Perhaps it will come as little surprise to anyone who attended David Lynch’s 2007 exhibition, The Air Is on Fire, at the Cartier Centre in Paris, which saw him engaging with a diverse array of materials from digital video and large-scale installation to post-it notes, matchboxes and biros, but Lynch seems to have taken to that most zeitgeisty of artistic media, the world-wide web, with, at the very least, a game enthusiasm. From his daily Twitter-synched So-Cal weather report to his sprawling trans-American ‘Interview Project’, Lynch has to no small degree made the internet his own, and the centrepiece of his online world is the subscription-based member site at davidlynch.com.
Navigating through a maze of cryptograms and circuit diagrams accompanied by Alan Splet-inspired sounds of heavy industry and heavy metal, one finds oneself at a portal, an opening to a gateway, which leads into a kind of secret garden, a world both strange and unsettling, but curiously familiar. Lynch’s films have always seemed to spill over the edges of their beginnings and ends, his recurring motifs and circular, unresolvable narratives suggesting less a discrete story than a brief peek into an alien landscape. The website only serves to enhance this feeling, with its implied invitation into the lift from Eraserhead, its short films referencing and fleshing out the fractured narrative of Inland Empire.
One of the most popular features of davidlynch.com is the crudely drawn animated series Dumbland. With its entry-level drawing skills and fondness for ultra-violence and fart gags, it initially appears close to South Park. But the director’s signature is present throughout Dumbland - less in the white picket fences and eccentric characters that have become associated with the epithet ‘Lynchian’ in the culture of the last two decades; more in its occasional eerie stillness, and its excoriating industrial sound design. In a sense, what characterises all of Lynch’s work is the horror of the noise of industry invading the domestic space. In all its simplicity and apparent stupidity, Dumbland may be his most overtly political statement. The title implies that these characters are not rare, isolated freaks, more the symptoms of a malaise that is at least national.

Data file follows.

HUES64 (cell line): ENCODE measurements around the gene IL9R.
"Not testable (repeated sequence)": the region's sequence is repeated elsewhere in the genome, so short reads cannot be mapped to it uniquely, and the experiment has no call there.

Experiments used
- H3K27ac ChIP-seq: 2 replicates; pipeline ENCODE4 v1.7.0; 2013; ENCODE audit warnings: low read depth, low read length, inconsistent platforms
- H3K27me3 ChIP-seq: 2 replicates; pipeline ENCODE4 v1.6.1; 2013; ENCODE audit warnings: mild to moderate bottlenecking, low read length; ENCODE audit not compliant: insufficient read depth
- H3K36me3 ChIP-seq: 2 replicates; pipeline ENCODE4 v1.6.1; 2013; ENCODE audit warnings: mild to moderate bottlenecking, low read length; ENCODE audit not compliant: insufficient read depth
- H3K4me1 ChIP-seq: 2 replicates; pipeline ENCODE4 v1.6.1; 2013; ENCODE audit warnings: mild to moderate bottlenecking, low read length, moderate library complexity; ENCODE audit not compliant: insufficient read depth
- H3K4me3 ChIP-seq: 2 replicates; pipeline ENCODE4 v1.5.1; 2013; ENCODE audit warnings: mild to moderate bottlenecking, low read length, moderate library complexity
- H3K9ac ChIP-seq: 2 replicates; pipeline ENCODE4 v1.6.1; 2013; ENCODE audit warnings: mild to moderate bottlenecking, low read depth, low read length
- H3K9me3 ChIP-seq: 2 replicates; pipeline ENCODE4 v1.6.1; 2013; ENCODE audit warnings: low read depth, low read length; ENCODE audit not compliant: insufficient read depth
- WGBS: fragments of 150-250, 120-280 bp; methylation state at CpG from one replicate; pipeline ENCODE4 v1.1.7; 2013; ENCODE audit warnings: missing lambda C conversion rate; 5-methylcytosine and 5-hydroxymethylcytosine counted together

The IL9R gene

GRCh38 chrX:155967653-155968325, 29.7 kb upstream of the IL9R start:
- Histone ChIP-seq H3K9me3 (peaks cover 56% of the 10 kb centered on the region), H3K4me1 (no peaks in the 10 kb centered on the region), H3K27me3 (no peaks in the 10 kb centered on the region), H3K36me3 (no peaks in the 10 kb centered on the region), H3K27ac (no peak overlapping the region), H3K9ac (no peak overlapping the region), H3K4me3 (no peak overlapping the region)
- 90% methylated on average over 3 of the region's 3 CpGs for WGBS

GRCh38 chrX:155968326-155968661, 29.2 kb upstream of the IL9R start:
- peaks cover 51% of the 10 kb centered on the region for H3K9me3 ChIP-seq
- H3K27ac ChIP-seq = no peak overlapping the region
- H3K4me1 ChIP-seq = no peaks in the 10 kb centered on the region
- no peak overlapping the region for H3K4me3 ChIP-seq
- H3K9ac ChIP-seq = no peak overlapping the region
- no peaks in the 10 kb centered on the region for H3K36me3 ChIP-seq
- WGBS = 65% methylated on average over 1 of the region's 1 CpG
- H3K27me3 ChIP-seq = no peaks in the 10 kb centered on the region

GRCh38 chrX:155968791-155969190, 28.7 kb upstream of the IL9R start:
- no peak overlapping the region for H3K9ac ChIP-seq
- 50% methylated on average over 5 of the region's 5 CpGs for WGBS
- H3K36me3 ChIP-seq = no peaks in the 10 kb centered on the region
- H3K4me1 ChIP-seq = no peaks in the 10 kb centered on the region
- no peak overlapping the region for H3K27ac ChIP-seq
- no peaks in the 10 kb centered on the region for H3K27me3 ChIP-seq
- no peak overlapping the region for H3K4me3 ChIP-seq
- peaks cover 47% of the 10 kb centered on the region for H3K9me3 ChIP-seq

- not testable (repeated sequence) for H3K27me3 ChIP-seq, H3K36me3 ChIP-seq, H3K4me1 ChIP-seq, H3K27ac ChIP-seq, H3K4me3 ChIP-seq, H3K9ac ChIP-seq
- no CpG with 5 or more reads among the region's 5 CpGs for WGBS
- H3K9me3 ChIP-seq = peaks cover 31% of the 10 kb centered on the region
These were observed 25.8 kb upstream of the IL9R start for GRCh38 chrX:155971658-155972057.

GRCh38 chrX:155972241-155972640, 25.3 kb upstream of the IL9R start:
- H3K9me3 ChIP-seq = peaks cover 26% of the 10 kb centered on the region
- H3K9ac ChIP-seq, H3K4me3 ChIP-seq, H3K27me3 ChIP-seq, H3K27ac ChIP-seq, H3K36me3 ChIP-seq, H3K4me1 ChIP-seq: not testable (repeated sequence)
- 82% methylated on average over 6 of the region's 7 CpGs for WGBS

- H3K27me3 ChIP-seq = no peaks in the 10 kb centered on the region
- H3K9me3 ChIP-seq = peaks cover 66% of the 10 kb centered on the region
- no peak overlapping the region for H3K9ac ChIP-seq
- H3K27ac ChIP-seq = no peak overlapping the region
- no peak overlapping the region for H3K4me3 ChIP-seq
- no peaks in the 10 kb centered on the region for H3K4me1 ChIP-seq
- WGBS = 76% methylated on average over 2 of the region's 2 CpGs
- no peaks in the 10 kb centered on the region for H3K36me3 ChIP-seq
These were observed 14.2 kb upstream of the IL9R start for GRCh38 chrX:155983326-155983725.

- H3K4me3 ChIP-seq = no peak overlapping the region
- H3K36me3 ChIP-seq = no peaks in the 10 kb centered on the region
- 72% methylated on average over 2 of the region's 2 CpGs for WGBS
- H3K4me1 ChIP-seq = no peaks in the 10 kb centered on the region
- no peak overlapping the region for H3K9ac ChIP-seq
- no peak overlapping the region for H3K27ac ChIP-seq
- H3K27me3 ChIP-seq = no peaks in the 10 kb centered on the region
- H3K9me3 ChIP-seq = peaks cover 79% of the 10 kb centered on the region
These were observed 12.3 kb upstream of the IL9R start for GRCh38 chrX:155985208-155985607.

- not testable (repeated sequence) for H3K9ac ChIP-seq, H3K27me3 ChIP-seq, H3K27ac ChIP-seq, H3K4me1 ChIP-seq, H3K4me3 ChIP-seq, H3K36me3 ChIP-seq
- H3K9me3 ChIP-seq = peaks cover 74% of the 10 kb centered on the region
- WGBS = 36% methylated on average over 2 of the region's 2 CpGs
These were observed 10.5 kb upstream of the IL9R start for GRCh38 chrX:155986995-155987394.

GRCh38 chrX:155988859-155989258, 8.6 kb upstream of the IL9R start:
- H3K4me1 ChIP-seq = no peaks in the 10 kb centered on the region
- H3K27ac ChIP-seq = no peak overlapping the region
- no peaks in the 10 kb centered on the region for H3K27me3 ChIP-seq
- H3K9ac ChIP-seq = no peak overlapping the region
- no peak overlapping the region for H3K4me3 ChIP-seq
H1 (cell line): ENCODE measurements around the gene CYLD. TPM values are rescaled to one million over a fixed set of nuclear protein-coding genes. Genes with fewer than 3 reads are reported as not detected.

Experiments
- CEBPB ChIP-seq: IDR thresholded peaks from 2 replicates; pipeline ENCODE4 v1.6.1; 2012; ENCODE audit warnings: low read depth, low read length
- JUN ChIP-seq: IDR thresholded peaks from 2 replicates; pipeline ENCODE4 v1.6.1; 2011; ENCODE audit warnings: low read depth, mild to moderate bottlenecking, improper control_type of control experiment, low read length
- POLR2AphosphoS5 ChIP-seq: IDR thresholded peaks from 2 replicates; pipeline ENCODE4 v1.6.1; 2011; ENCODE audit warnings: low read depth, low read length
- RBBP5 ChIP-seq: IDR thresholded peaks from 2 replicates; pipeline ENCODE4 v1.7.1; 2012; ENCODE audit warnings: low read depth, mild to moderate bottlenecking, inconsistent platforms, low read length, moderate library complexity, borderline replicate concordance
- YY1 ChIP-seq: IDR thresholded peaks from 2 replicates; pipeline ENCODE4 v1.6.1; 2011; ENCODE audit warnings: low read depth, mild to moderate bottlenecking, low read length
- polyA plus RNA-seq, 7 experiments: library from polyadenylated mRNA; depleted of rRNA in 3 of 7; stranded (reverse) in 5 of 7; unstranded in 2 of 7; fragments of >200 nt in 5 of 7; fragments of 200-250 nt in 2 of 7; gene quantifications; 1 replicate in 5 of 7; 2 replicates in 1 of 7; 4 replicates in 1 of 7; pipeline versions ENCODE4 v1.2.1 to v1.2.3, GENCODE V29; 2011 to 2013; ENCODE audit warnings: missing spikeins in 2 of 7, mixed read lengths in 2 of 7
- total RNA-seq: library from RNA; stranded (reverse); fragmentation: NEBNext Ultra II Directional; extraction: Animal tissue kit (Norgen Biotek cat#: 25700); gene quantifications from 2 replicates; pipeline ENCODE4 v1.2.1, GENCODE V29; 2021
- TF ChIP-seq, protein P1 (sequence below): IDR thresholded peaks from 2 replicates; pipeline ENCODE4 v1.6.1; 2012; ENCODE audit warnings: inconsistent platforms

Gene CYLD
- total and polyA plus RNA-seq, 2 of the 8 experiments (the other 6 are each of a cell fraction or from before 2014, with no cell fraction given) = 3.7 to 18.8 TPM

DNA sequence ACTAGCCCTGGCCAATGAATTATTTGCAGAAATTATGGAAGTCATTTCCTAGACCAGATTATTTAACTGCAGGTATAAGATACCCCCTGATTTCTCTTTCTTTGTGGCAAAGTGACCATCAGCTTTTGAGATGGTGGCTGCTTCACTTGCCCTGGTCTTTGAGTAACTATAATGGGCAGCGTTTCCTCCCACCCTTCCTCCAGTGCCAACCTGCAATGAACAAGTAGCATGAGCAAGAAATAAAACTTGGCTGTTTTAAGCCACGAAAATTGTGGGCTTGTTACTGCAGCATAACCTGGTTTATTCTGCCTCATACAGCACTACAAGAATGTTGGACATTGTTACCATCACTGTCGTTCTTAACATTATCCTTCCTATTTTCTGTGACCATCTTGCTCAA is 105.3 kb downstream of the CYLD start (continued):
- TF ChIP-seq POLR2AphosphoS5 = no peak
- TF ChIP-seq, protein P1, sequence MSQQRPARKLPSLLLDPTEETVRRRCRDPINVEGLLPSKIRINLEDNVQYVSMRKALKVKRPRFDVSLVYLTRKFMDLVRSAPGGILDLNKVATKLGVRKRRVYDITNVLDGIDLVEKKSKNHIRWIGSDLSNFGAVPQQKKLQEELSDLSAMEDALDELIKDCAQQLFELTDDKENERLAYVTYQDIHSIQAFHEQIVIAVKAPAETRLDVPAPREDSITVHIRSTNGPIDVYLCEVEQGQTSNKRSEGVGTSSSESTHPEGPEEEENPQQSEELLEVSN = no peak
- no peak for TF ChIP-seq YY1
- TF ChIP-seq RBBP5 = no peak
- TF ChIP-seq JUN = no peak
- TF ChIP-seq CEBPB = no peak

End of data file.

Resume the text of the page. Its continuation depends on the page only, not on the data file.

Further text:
At present, a great deal of the material on davidlynch.com is due to come off the site, possibly so that Lynch can concentrate on promoting transcendental meditation through the David Lynch Foundation. There are worrying rumours that his next film is to be a biopic of the Maharishi Mahesh Yogi, guru to the Beatles. But in the meantime, ‘The Interview Project’, which consists of a small camera crew taking a big road trip across the United States, asking the ordinary small town folk they pass about their hopes and dreams, provides a welcome reminder of another Lynch - the humanist director who made The Straight Story and The Elephant Man and talks in interviews of his love for Fellini’s I Vitelloni and La Strada. Lynch’s path is strange and unusual; he is a complex artist with three distinct sides: there is Lynch the spiritualist, Lynch the humanist and Lynch the surrealist, and his website reveals their closeness and complementarity.